|Publication number||US5742228 A|
|Application number||US 08/707,560|
|Publication date||Apr 21, 1998|
|Filing date||Sep 4, 1996|
|Priority date||Dec 24, 1993|
|Publication number||08707560, 707560, US 5742228 A, US 5742228A, US-A-5742228, US5742228 A, US5742228A|
|Original Assignee||Litan Advanced Instrumentation Ltd.|
|Export Citation||BiBTeX, EndNote, RefMan|
|Patent Citations (9), Referenced by (20), Classifications (16), Legal Events (5)|
|External Links: USPTO, USPTO Assignment, Espacenet|
This application is a Continuation-in-Part of U.S. patent application Ser. No. 08/352,149 filed Dec. 1, 1994, is now abandoned.
The present invention relates to systems for preventing the overturning of trucks and, more particularly, to systems for reducing the number of overturning incidents of tipper trucks.
Tipper trucks have been in widespread use for decades. The term `tipper truck` as used herein is intended to include any vehicle which is adapted for carrying loads in a special bin whose unloading is effected by lifting, typically using hydraulic means, a portion of the bin so as to allow the load to slide out of the bin.
Tipper trucks have a distinct advantage in the transportation of certain loads, such as sand, gravel, limestone, and the like, in that the unloading process is very rapid and, depending on the exact nature and condition of the load, the unloading is complete leaving virtually no load in the bin.
To unload a tipper truck, the truck is driven to the desired location. The back panel of the bin is unlocked. A portion of the bin is then raised, typically by pivoting the bin about an axis, using suitable hydraulic mechanism. When the bin is raised sufficient so that the angle between the bin and the horizontal exceeds a certain angle, the frictional forces between the load and the bottom and sides of the bin are overcome and the load slides out of the bin, thereby unloading the bin relatively quickly and completely.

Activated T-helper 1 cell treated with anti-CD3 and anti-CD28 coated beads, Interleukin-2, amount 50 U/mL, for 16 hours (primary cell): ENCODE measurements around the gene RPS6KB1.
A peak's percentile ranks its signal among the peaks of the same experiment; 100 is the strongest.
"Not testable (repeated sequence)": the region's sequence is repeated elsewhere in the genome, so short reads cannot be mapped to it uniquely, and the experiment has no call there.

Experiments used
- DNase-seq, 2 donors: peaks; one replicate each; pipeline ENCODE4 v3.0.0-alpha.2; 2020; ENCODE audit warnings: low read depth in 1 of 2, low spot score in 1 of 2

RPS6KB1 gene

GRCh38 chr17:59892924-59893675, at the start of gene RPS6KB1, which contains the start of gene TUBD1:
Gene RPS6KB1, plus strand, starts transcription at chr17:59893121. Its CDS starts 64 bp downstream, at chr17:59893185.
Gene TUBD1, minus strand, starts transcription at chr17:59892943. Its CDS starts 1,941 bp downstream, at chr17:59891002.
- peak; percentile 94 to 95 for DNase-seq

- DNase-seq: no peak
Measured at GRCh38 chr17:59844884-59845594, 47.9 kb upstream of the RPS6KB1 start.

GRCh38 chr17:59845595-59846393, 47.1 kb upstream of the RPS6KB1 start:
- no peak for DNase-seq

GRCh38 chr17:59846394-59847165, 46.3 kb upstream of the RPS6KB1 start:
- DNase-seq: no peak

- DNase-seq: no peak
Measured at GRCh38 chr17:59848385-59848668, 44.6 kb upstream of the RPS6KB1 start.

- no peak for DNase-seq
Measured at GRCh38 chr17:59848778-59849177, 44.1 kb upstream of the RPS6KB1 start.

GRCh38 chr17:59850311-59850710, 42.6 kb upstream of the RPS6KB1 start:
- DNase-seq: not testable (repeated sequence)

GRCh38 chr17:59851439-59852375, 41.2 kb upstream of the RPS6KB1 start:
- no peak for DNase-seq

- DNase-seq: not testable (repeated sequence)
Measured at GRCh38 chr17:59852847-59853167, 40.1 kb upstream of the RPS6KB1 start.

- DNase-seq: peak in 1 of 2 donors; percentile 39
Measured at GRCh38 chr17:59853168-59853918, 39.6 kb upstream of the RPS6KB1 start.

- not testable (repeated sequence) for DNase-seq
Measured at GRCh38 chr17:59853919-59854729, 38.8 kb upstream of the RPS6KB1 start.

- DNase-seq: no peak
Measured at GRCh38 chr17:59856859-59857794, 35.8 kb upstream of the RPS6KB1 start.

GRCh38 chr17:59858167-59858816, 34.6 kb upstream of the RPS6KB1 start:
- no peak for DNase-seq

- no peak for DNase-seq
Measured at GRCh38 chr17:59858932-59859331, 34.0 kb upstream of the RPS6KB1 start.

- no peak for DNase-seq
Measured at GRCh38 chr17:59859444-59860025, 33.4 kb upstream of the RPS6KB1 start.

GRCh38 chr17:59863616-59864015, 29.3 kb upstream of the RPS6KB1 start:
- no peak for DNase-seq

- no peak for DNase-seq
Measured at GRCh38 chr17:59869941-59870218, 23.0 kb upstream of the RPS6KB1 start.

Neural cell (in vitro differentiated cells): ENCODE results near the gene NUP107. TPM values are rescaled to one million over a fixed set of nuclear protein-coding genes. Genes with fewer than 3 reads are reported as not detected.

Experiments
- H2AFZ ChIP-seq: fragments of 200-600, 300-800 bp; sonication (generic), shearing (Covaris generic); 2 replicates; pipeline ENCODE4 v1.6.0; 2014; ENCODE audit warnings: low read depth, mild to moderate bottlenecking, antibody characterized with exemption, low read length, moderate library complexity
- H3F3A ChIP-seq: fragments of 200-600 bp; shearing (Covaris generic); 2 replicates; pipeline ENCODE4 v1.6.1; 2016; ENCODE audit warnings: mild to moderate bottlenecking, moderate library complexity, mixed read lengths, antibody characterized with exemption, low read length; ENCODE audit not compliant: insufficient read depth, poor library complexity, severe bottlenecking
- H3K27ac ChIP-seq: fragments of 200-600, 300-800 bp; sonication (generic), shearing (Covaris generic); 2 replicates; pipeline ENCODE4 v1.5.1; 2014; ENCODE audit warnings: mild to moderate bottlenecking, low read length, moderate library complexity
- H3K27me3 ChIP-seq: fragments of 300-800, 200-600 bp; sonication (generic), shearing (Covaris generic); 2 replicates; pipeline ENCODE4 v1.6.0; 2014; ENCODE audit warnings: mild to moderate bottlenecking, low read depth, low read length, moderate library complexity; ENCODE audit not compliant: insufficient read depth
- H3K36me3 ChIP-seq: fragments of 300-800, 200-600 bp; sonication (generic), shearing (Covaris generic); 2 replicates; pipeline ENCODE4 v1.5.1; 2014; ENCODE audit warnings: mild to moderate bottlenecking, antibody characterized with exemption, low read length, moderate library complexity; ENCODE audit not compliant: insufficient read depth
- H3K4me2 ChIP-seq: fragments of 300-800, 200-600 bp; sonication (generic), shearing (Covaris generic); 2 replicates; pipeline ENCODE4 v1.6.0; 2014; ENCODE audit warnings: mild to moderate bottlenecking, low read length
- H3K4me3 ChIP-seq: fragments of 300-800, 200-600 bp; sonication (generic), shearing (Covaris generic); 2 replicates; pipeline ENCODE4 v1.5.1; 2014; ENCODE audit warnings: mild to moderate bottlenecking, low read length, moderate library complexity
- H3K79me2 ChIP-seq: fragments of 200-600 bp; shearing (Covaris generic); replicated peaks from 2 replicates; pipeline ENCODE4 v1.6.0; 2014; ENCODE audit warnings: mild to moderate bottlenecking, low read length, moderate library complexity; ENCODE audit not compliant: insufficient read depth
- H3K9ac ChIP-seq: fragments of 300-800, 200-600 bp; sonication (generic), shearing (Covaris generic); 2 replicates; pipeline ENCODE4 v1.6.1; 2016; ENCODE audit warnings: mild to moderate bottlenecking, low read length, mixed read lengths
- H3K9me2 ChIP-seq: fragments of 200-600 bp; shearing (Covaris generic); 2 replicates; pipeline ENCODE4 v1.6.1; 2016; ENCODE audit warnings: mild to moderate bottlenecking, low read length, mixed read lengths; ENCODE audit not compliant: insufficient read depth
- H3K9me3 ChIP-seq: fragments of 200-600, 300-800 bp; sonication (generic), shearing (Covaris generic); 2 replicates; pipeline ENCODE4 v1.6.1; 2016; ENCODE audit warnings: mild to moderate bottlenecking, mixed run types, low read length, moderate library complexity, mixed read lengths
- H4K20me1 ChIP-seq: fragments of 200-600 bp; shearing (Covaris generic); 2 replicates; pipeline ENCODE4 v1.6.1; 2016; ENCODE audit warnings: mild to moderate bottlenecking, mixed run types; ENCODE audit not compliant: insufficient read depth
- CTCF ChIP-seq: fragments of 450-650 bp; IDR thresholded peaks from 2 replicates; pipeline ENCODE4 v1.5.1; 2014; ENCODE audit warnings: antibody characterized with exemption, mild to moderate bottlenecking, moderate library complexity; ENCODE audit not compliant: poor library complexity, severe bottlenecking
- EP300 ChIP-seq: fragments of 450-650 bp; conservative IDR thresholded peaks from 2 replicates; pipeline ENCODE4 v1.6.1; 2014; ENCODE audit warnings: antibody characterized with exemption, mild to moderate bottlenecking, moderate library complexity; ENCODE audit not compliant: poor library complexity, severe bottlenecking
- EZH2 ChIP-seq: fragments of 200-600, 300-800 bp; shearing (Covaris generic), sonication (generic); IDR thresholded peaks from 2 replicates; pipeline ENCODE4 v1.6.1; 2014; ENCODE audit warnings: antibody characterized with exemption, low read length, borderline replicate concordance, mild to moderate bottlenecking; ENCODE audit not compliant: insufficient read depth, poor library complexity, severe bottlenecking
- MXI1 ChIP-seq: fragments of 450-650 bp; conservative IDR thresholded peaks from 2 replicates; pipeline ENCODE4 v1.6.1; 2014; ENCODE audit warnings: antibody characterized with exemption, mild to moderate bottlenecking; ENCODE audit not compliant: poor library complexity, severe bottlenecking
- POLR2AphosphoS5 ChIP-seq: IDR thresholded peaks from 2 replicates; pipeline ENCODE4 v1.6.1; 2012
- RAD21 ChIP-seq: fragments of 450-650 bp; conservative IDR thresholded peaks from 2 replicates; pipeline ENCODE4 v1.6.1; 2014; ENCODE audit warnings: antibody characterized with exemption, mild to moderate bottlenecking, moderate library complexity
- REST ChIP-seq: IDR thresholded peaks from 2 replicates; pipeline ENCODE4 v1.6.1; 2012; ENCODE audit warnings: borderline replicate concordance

A serious disadvantage of tipper trucks is their well known tendency to overturn, especially laterally, during unloading operations. Unloading operations are frequently performed under off-road conditions while the truck and bin are located on a base which is neither flat nor sturdy. The bin may thus start the unloading process somewhat tilted to one side or the other. Furthermore, the ground may shift during the unloading process, thereby accentuating the original tilt or producing a tilt even where none had been present initially. The pivoting of the bin so as to effect its unloading significantly raises the center of gravity of the vehicle which greatly accentuates the adverse effects of any lateral tilt.
When the tilt angle is sufficiently large and the bin is raised sufficiently high, particularly when the load is wet and clings to the bottom and sides of the bin, the bin, or both the bin and the truck, may tip over and overturn, endangering nearby personnel and equipment and damaging the equipment itself. Unfortunately, such incidents are very common and constitute a significant cost of operating such equipment.